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Central Highlands faces coffee picker shortage amid Covid travel woes

By Thi Ha   November 4, 2021 | 02:00 am PT
Central Highlands faces coffee picker shortage amid Covid travel woes
Hai in the central highlands province of Kon Tum picks ripe coffee cherries, 2021. Photo by VnExpress/Thi Ha
The Central Highlands, Vietnam's coffee growing hub, faces a shortage of coffee pickers, estimated at over 50 percent, because seasonal workers are fearful of Covid-19.

The coffee harvest season began several days ago, but Hoang Oanh in Da Lat, Lam Dong Province, has not managed to hire any pickers yet.

She said: "Our family has over two hectares of coffee plants with an output of 35 tons. Many coffee cherries have already ripened and fallen."

If she could not find pickers soon, she would have to mobilize family members and close relatives to do the work.

Ha, another coffee grower in Lam Dong, said his family’s three-hectare coffee farm needs to be harvested now, but seasonal workers from the provinces of Binh Thuan, Ninh Thuan and Khanh Hoa are afraid of contracting Covid and refuse to travel.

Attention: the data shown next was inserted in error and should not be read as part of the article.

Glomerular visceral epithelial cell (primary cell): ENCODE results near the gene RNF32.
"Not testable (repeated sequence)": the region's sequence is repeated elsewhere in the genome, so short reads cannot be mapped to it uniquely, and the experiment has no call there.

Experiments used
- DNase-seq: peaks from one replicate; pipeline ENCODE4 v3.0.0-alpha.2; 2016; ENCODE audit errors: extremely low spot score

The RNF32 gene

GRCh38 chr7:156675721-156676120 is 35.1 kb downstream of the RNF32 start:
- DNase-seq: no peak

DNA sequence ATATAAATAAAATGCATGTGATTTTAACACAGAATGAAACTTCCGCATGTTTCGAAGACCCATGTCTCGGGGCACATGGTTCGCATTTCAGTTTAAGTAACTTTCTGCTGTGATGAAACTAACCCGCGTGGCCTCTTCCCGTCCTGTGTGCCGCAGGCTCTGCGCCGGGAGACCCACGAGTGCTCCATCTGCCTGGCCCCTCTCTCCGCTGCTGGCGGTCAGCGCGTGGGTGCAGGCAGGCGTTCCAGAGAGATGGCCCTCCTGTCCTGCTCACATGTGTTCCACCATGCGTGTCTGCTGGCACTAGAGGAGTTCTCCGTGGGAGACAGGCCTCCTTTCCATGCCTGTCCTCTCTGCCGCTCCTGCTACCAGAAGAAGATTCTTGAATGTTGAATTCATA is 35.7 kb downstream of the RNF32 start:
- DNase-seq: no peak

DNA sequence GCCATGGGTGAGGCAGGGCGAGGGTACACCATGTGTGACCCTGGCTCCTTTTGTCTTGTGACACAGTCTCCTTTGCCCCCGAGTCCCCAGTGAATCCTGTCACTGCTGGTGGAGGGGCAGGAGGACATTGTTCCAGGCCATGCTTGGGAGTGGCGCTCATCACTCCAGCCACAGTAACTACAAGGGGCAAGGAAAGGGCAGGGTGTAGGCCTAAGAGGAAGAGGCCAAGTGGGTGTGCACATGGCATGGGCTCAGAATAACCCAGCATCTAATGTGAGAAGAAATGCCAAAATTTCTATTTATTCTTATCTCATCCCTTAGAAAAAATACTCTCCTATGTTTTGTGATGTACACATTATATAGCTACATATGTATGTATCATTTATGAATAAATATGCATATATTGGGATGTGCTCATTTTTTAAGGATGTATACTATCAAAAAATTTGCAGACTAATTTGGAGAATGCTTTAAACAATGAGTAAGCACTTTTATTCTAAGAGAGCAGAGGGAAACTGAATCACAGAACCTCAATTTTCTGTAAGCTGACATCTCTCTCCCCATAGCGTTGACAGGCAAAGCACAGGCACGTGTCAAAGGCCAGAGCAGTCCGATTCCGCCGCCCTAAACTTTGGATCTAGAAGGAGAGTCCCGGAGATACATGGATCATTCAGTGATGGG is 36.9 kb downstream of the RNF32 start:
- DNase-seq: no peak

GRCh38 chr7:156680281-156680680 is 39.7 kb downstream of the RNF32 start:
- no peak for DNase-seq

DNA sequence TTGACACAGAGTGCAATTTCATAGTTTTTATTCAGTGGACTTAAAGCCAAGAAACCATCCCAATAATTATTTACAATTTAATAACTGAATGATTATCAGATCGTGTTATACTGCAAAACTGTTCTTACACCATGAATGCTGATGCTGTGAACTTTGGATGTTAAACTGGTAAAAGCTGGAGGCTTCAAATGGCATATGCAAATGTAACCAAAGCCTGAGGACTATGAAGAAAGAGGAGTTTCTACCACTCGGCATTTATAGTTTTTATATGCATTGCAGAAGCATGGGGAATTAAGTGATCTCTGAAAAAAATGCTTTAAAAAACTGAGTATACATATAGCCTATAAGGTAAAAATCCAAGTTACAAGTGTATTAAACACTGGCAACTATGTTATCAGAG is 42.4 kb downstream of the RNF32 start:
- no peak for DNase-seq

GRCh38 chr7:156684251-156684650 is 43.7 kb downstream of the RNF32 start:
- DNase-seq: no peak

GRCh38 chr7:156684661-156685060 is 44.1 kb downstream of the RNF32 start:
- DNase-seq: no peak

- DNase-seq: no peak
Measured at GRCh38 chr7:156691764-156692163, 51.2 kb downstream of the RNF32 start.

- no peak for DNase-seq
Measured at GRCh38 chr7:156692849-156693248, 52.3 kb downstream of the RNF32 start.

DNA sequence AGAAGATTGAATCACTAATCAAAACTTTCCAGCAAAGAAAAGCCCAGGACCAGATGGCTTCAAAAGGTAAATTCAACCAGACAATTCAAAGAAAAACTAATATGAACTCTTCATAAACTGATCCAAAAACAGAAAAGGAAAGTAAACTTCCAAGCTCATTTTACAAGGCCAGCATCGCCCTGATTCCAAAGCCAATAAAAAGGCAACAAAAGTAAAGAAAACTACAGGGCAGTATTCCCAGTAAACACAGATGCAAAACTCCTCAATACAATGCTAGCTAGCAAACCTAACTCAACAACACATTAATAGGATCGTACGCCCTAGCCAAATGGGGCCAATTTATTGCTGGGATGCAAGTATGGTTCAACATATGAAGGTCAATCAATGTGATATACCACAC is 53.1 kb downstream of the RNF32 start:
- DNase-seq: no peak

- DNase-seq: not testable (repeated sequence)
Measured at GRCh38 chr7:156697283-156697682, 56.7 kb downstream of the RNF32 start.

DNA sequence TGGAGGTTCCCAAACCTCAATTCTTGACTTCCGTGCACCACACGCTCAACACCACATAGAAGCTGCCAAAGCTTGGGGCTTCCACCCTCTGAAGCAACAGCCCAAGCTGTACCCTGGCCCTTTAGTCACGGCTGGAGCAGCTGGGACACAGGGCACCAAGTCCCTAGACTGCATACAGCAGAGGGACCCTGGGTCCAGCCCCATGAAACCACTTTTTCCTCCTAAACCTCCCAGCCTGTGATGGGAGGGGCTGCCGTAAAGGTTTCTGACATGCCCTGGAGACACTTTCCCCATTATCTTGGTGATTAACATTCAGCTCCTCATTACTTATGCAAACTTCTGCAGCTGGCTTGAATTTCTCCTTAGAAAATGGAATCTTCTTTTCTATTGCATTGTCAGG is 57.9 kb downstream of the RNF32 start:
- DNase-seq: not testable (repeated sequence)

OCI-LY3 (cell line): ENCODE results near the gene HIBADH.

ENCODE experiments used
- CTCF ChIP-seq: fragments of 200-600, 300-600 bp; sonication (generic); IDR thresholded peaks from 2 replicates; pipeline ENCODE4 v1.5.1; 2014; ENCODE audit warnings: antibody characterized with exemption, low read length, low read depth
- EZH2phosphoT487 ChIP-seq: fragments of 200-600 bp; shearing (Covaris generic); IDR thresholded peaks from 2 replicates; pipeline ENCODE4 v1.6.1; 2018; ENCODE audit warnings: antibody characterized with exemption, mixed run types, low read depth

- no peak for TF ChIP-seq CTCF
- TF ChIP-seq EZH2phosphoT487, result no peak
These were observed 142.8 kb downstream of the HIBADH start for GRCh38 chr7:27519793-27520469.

"We have offered pickers wages of VND100,000 for 100 kilograms of coffee cherries, up from VND80,000 ($3.52) during previous crops. We will cover their accommodation and food expenses here. But they have yet to accept our offer."

He plans to ask his neighbors to help pick the coffee for him, and he would do the same for them later.

Other Central Highlands provinces like Dak Lak, Kon Tum and Gia Lai are facing similar labor shortages.

Hai of Dak Ha District in Kon Tum Province said her family members are working on the farm, and she plans to seek help from other villagers. She would similarly help them when their coffee cherries ripen, she said.

"No coffee crop has been as difficult as this year."

According to the Lam Dong Department of Agriculture and Rural Development, the province has some 174,000 hectares of coffee and an annual output of 2.3 million tons of cherries.

It needs some 40,000 seasonal workers from other provinces in addition to local workers.

Dak Lak, Vietnam’s coffee capital with 209,900 hectares under the crop, has a 50 percent picker shortage. In Gia Lai and Kon Tum, the shortages are 40 percent and 60 percent.

Vietnam is the world’s second largest coffee producer behind Brazil. Last year its exports were worth $2.74 billion.

 
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